It’s summer and what a great time to buy Asian pears, Bartlett pears, blueberries, corn, cucumber, eggplant, figs, garlic, grapes, nectarines, red onions, Valencia oranges, peaches, sweet/Bell peppers, plums, potatoes, summer squash, tomatoes and watermelon.
Here are some of our favorite tips and recipes for this month’s produce!
Even though, blueberries have a short season, they are almost always available in your grocery store. They are grown throughout the US (35 of the 50 states), with local seasons ranging from early summer to the fall. And thanks to today’s modern transportation methods, blueberries from South America are available throughout the winter
Cucumbers have long been considered a great food to eat when trying to lose weight. They are low in calories, fat, cholesterol, and sodium. Cucumbers are 96% water by weight which makes them a refreshing snack on a hot summer day. While cucumbers are not one of nature’s “Super Foods” in terms of nutrition, they do add a crisp, healthy snap to salads and sandwiches and contain some Vitamin A, C and K, and a few other trace minerals.
Interestingly, peaches are great for your skin. They contain phytochemicals, which are compounds produced by plants that are important for healthy skin and may offer enhanced protection against the sun. Peaches also contain large amounts of alpha-hydroxy acids, or AHAs. AHAs are a buzzword in the world of spa treatments. The AHAs in peaches help soften wrinkles, sun spots, age spots, blemishes and can even unclog pores.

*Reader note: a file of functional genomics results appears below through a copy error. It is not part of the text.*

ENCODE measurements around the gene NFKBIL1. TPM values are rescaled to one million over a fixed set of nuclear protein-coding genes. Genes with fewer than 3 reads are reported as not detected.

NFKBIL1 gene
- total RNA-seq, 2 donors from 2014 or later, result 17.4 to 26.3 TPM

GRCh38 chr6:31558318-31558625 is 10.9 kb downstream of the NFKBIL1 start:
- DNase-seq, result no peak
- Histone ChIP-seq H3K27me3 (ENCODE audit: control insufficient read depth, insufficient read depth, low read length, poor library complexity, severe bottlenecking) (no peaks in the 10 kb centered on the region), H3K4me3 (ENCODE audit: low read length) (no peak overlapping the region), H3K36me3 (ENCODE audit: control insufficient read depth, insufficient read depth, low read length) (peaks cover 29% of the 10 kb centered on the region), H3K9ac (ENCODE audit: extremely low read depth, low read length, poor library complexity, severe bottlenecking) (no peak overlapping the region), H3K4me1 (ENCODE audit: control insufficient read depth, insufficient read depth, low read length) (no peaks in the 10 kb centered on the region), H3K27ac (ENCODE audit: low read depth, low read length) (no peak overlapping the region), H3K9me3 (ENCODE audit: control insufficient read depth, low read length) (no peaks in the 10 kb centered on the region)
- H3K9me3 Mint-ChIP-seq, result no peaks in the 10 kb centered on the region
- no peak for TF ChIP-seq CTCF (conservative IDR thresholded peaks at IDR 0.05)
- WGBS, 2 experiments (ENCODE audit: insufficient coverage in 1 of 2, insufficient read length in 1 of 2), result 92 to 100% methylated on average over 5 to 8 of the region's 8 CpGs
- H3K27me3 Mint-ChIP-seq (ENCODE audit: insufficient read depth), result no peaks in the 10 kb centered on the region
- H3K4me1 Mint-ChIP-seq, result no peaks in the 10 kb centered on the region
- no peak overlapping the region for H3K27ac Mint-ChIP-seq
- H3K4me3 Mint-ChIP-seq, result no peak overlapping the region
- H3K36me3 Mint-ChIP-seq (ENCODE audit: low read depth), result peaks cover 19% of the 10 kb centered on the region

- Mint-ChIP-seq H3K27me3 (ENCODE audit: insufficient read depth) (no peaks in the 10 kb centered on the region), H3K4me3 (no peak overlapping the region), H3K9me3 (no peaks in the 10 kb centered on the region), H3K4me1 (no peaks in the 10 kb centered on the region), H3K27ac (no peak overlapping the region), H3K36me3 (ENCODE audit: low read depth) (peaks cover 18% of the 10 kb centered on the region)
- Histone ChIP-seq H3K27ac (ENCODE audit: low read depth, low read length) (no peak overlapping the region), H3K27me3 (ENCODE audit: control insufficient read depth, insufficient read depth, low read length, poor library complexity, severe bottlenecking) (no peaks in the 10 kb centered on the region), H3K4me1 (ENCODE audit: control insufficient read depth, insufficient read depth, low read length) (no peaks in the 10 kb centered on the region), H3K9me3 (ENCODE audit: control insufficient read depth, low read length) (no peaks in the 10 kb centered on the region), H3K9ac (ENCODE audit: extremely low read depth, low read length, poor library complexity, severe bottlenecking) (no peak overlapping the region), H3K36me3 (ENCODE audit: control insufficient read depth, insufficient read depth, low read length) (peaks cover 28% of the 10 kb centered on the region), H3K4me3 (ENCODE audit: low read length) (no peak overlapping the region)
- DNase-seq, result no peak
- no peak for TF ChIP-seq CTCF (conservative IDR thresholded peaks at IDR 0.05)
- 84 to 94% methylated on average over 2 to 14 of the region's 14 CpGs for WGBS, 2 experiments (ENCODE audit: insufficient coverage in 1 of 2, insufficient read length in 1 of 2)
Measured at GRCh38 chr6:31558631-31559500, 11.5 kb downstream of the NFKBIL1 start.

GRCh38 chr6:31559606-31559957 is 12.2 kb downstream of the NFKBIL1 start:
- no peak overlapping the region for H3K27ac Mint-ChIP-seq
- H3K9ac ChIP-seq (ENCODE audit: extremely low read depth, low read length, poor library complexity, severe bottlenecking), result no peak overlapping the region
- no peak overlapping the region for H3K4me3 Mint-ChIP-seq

Pears are candy-like sweet, but like all fruits are surprisingly very healthy. Pears are a good source of Vitamin C, potassium, and natural dietary fiber. One pear will give you 16% of your recommended daily allowance of fiber of which 41% is pectin. Pectin is a type of soluble fiber that helps to lower blood cholesterol levels and regulate the body’s use of sugars.
Not only does the potato hold a great place in history, but also it also ranks high on the nutritional charts. The potato is fat-free and cholesterol-free. It is a healthy, nutritional powerhouse, loaded with fiber and essential vitamins and minerals. A medium-sized potato has more potassium than a banana and more vitamin C than an orange.
Tomatoes are low in calories and very nutritious. They are high in Vitamin A, Vitamin C, Calcium and Potassium. Tomatoes are rich in the antioxidant lycopene which works in the body to prevent “free radicals” from binding with oxygen, a combination that can damage healthy cells. Lycopene helps reduce your risk of cancer (especially prostate), it guards against ARMD (Age-Related Macular Degeneration), an eye condition that may cause blindness, and may be an inhibitor to heart disease. Lycopene is found in fresh and cooked tomatoes. In fact, cooking tomatoes increase lycopene levels and yes, even ketchup contains lycopene.
Eating watermelon is not just fun – it is healthy, too! Watermelon is chock full of lycopene, a powerful antioxidant that fights free radicals which are highly reactive molecules that damage cell membranes, attack DNA, and cause disease. Tomatoes are often associated with lycopene, but watermelon contains higher levels than fresh tomatoes.
Watermelon can also help maintain cardiovascular health. Watermelon has amino acids, citrulline and arginine, that help maintain the arteries and blood flow. A 2-cup serving of watermelon is also an excellent source of Vitamins A, B6 and C. These vitamins provide optimal eye health, help the body cope with anxiety and panic, and bolster your immune system’s defenses.